‘If you want to go up there in a pair of trainers and fall off,’ says Taylor, ‘you should be allowed to.’
In 2019, Mayor Peillex tried to cull the number of what he calls ‘pseudoalpinists’ on the mountain by restricting the number of people who could stay in the refuges at one time. The huts had become packed, with climbers turning up without a reservation knowing they’d have to be allowed in (it wouldn’t be ethical to turn them back out on to the ice). People were using the mountain, he felt, like a playground.
We meet in Peillex’s office in the mairie in Saint Gervais. He is a rather serious man – an undoubtedly passionate local politician, with an almost obsessive protectiveness over the little mountain town he runs. He tells me about when he first became aware of the ‘overcrowding’ on Mont Blanc and ‘the fact that it was a dump where the snow was covered in rubbish, excrement, urine. I became aware of that in 2003 when there was the first heatwave. [That year] a helicopter landed in a pile of excrement. A glacier was yellow with urine. That’s the reality. Camping was forbidden, but there were 90 or so tents outside the Goûter Hut, and people did their business in nature, and nature is what? A freezer. Their shit will be found in 50 years.’
By 2019, he’d had enough. ‘That summer, we’d had Latvians going up there with a 15-metre flagpole. Some Russians went up there without shoes. The previous year it was an English guy, a veteran Royal Marine who used Mont Blanc to raise money for injured soldiers. He went up there with a rowing machine of 50kg on his back.’
When the weather turned, he was forced to abandon his rowing machine in a refuge. ‘We had to go and get it with a helicopter. The British Army paid us the fee for going to get it and gave a donation to French military victims. Even locals were at it – a restaurateur went up with a table, a tablecloth and dinnerware to set it up at the top and take a picture he could use in the marketing for his business.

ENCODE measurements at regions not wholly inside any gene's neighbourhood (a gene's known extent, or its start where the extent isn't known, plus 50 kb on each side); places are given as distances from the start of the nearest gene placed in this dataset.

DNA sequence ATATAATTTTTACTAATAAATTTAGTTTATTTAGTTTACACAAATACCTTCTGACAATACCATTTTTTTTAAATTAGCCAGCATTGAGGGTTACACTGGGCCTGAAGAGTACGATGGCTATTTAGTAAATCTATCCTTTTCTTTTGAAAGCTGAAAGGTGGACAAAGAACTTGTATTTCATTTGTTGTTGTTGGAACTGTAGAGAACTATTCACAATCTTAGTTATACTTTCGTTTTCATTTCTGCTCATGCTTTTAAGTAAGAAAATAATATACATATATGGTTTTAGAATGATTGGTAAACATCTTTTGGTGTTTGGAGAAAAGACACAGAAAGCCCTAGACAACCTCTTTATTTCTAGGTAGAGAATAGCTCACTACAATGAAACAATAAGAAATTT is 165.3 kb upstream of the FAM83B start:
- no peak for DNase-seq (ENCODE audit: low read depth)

It was time to cull ‘les touristes alpinistes’, as he calls them, or ‘Mont Blanc in high heels’. Now, you have to have a reservation in advance and prove it to two officers – la Brigade Blanche – stationed on the mountain.
It doesn’t always work – even this summer during the drought, people still attempted to summit. ‘We had a whole load of Romanians roped together in the Couloir and the [mountain rescue] helicopter flew over them and, with the megaphone, asked them to turn back, and they turned back. [...] There was another guy who was trying to cross the Couloir with the rockfalls with a child of 10.’
The restrictions have helped with overcrowding; the Brigade Blanche often turn people away. ‘Sometimes because they have bad equipment so that is for their own safety,’ says Philippe Godard, 63, a former officer with the mountain rescue.
‘Before, it was impossible to manage their rubbish,’ says his colleague, Philippe Caumes, 50. ‘If people don’t bring down what they take up the mountain, what are you meant to do? It was unmanageable.’
So what does Peillex say to people who feel freedom in the mountain should be protected? ‘I’d tell them that freedom no longer exists.’ He created a stir this summer when he said climbers wanting to go up Mont Blanc on the Goûter route should give a €15,000 ‘funeral deposit’ to cover the potential cost of their rescue or the recovery of their body. ‘If they want to climb with death in their backpack, let them pay up for the costs of relief and burial,’ he said. He never followed through, but he made his point.
At 9am, Victoria and Cedric Baumer alight from the train at the Nid d’Aigle, the final stop before there is nothing else for it but to follow the red arrow pointing up and start walking. It’s a grey morning and the forecast looks dubious. ‘I’m a bit stressed because the weather is not perfect,’ says Victoria, an 18-year-old student from Paris, attempting the summit with her father, a family friend and two guides. ‘Up there, there is less oxygen so we’re going to walk really slowly. But I’m very excited.’
They are jittery, checking their gear. Cedric, 53, is quietly concerned about the weather. ‘If you say to us we have to be down in one hour, that’s going to be hard.’ He knows from doing Mont Blanc years ago, ‘it’s in your head if you do it’. The Baumers have a house in nearby Megève. Victoria grew up with a view of Mont Blanc framed in her bedroom window. ‘It became my dream.’